Russia is planning on making an important step on the way to turning Moscow into a new international financial centre. The Moscow Interbank Currency Exchange (MICEX) is planning on launching trade of the Chinese yuan before the end of the year, Nikita Bekasov, an official representative for MICEX, told RN.
It is obvious that interest in the Chinese currency will be very high in Russia. Since the beginning of the year, the economic crisis has stopped having an effect on bilateral trade, and Russian-Chinese trade volumes have again begun to rise. Various estimates have it that trade between Russia and China could be 50-60 billion dollars by the end of 2010. Bekasov says that at least 30 banks are interested in this new instrument in Russia, including credit organisations from Siberia and the Far East – Russian regions bordering China.
In making clear that launching yuan/rouble trading does not entail a complete transfer of settlements between Russia and China to national currencies, Bekasov said: “providing the currency exchange market with a new segment will expand opportunities for banks and economic constituents to use our national currencies, therefore this can become one of the prerequisites for making the yuan and rouble global reserve currencies.” It is obvious, however, that direct settlements without passing through the interim euro or dollar are both cheaper and faster. Switching to these settlements will be a positive effect not only on companies’ profit, but also on bilateral trade volumes.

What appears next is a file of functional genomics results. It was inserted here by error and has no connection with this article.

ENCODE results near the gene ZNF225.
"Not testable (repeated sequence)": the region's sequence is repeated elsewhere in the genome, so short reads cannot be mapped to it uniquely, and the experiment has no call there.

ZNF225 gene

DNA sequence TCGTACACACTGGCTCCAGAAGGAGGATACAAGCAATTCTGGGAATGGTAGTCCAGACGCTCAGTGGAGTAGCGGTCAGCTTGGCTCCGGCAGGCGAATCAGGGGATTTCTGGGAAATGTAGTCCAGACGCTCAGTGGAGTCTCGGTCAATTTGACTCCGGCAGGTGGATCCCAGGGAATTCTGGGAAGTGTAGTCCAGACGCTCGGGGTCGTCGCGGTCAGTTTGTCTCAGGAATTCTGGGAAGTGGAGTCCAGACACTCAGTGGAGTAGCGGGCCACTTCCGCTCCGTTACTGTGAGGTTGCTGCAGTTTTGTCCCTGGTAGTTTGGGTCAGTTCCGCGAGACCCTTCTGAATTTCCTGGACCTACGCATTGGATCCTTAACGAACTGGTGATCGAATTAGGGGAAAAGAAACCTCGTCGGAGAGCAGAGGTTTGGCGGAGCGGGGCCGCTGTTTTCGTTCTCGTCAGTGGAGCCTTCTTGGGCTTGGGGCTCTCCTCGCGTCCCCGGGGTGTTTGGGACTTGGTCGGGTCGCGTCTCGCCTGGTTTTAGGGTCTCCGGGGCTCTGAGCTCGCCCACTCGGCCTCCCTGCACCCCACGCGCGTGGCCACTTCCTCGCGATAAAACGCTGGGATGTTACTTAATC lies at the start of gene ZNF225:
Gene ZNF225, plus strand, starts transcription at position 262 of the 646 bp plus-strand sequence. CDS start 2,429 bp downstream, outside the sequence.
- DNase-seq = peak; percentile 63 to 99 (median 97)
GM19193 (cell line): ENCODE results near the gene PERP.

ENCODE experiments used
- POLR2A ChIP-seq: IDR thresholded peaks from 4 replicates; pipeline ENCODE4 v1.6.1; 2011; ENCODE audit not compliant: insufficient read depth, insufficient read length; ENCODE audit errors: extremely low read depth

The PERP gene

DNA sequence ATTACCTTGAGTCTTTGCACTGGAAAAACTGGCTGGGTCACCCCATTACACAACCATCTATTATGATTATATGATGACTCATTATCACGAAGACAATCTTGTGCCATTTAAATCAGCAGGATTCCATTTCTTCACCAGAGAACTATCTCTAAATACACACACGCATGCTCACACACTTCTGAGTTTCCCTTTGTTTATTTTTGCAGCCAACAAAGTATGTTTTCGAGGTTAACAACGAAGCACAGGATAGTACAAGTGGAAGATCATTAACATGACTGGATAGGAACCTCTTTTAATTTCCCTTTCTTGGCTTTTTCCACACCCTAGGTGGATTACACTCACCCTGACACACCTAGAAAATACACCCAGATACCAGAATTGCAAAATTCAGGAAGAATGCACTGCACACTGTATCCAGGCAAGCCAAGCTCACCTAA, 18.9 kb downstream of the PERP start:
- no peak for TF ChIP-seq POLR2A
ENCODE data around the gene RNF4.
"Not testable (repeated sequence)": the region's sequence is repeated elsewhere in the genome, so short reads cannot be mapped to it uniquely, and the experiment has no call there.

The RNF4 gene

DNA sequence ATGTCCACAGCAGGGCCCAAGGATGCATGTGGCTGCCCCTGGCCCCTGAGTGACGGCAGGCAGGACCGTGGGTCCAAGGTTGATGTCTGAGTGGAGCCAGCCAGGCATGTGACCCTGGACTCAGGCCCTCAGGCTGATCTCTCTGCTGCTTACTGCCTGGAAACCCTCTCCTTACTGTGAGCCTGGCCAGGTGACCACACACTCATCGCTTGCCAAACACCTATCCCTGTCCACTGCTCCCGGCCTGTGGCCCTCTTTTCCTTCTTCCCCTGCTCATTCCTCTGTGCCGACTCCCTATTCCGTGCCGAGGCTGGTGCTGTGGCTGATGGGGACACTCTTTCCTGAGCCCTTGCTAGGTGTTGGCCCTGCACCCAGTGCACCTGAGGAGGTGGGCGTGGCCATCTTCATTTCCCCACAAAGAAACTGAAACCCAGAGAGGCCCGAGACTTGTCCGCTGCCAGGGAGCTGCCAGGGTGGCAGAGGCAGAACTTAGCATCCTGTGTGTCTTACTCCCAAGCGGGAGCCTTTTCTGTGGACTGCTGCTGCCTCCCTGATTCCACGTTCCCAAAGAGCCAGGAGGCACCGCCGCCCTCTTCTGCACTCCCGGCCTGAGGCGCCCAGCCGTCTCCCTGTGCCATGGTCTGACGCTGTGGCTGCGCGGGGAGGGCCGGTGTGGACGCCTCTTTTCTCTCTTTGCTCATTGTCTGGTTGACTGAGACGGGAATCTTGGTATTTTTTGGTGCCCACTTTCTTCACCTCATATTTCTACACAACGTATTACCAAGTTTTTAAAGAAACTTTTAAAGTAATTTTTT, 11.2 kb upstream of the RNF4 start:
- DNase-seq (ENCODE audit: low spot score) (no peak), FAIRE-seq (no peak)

Bekasov says that for the moment things concerning other currency pairs, such as the rouble/rupi or rouble/peso, have not been discussed. It is clear that Russia’s trade volumes with India and Brazil are, even combined, much less than those with China. At the beginning of the year, however, Russian-Indian and Russian-Brazilian trade demonstrated very impressive growth.
Data covering five months (compared with the same period in 2009) showed that trade volume between Russia and India increased by 35%, coming to 3.41 billion dollars. Russian-Brazilian trade volume grew by 49% over the first half of the year to three billion dollars.